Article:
Franz Ferdinand’s first album in 4 years is everything I could want in a Franz album. It has the high energy guitar licks, the quirky and instantly catchy choruses, witty lyrics and a type of nerdy funk that this band does right. Like with the band’s past albums, all of which I love, they have a sound all their own. Some of the songs find them sticking to the sounds they know best and then there are a couple surprises tossed in. But for the most part, you know what to expect, and that’s comforting. Of those expectations, Franz brought an impressive collection of songs this time around and for me this is high on their list of albums.
The title track, “Right Action” joins a list of classic Franz songs such as “Take Me Out” that instantly get lodged in your head and make you feel good. It was the lead-off double single, along with “Love Illumination”, the third track here. “Love Illumination” is a bit faster than the norm but has a classic riff and even some late 60s style organ for effect. Even before the album dropped, these two songs were constantly in my playlist rotation on Spotify. Both had very good and very distinct videos (see below) where the band once again shows their wit that puts them just a bit ahead of their peers. Track two, “Evil Eye”, a pointed song for naysayers, is one of the highlights here. Bassist Bob Hardy and drummer Paul Thomson lock into a tight groove and the band is at the best. Following that, “Stand On The Horizon” settles into the kind of disco-post-punk sound the band has been known for and keeps the energy going.
“Fresh Strawberries” starts out with Alex Kapranos’s familiar croon, and turns into a melodic love song that has vocal harmonies of late 60s Beach Boys. In fact if the quality were more lo-fi (not a suggestion by the way), you probably could mistake it for a 60s song. “Bullet” storms in next and is a powerhouse rock-out about jealousy from the point of view of the rock star instead of the one at home. But it’s not what you’d expect with lyrics such as “While I’m away you can let their mouths go down on you”. “Treason! Animals.” is an odd song with a play on words title, with the chorus lyric “I’m the king of the trees and animals!”. “The Universe Expanded” is where Franz gets a little more willing to experiment. It’s a softer and slightly philosophical love song that creeps along over an organ-driven melody. “Brief Encounters” adds some reggae touch to their sound, but not near as dubby as what’s on on Tonight. The last of the ten tracks is a great one to go out on. “Goodbye Lovers and Friends” has just a touch of “The Guns of Brixton” happening. The melody is on point and the lyrics seem to reflect a painless or almost indifferent breakup. But is it a parting with fans who wrote them off? Or just a past love? It is definitely one of the best songs here.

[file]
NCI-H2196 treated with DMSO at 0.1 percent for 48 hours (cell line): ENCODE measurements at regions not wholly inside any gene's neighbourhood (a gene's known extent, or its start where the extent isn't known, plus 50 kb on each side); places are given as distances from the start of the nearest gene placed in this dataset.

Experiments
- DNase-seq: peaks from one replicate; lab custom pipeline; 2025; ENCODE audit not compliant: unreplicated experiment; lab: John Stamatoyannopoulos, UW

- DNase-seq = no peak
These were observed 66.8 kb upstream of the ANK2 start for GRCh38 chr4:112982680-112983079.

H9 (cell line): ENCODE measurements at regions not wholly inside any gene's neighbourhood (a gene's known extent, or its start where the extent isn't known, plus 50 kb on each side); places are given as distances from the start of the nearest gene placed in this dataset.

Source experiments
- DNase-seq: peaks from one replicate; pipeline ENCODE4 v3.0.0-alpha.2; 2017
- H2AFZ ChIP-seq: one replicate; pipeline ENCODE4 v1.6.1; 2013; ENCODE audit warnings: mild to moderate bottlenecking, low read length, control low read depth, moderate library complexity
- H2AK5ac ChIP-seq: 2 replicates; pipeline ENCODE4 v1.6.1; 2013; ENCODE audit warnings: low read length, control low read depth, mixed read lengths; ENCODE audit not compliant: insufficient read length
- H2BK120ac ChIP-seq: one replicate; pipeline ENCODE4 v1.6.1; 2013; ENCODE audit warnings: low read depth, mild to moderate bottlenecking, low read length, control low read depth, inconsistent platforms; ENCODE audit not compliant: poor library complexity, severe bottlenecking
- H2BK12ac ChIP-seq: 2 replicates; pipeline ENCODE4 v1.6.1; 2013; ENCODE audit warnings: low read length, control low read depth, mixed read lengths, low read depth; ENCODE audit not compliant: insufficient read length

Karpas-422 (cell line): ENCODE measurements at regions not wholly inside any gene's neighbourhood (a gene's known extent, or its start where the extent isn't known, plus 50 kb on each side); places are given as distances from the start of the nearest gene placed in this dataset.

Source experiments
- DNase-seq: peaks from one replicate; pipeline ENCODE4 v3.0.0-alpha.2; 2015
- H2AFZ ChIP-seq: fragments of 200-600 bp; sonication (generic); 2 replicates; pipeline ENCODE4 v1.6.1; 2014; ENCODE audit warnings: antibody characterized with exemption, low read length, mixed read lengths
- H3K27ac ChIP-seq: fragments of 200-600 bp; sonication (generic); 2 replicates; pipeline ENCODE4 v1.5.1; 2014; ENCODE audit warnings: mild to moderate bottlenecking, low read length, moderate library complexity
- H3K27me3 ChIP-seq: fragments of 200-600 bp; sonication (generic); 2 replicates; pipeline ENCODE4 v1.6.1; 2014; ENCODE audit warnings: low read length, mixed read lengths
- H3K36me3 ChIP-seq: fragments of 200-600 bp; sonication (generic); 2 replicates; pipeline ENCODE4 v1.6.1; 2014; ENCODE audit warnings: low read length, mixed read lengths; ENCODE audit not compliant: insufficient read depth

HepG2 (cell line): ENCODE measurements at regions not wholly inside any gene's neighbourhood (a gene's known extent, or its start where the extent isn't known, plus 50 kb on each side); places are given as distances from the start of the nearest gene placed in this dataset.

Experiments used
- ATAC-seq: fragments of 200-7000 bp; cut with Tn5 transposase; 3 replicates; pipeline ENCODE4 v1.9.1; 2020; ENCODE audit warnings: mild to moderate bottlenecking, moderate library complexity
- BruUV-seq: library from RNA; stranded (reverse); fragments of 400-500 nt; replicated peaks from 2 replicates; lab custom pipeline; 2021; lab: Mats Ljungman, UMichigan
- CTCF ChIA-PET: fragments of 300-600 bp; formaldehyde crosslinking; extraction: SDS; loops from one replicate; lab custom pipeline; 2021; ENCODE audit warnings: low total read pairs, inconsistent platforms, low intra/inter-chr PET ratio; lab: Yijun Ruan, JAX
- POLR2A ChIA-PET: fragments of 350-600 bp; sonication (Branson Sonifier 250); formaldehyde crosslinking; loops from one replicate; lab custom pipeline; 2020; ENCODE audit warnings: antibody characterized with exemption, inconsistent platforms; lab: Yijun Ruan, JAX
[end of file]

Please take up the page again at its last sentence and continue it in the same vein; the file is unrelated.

What makes RTRWRA work as great as it does is the direct focus and attack the band has when it is running on all cylinders. Where Tonight may have had more experimentation, this album culls the best of what they know and puts that forward. The album is short, at only 10 songs and 35 minutes, but it’s a high quality 35 minutes. If you can get your hands on the deluxe edition, it comes with a second disc called Right Notes, Right Words, Wrong Order. The disc is a 13 song live performance from Konk Studios in London. This includes 8 of the 10 songs from RTRWRA and a few classics including a slightly retweaked “Do You Want To” and a version of “Can’t Stop Feeling” that is melded with Donna Summer’s “I Feel Love” medley style. Definitely worth seeking out. The live versions are mostly sans audience noise and show you how close the band can play these songs live without being aided by luxury of many takes and mixing. Listening to it cements how good these new songs really are.
This has been an album I keep reaching for since its release. It’s great energetic driving music and puts me in a great mood. Definitely on my best-of list this year.
Get your own copy of Right Thoughts, Right Words, Right Action HERE:
Check out some great videos and performances from the album:
“Treason! Animals.” (Live on Letterman):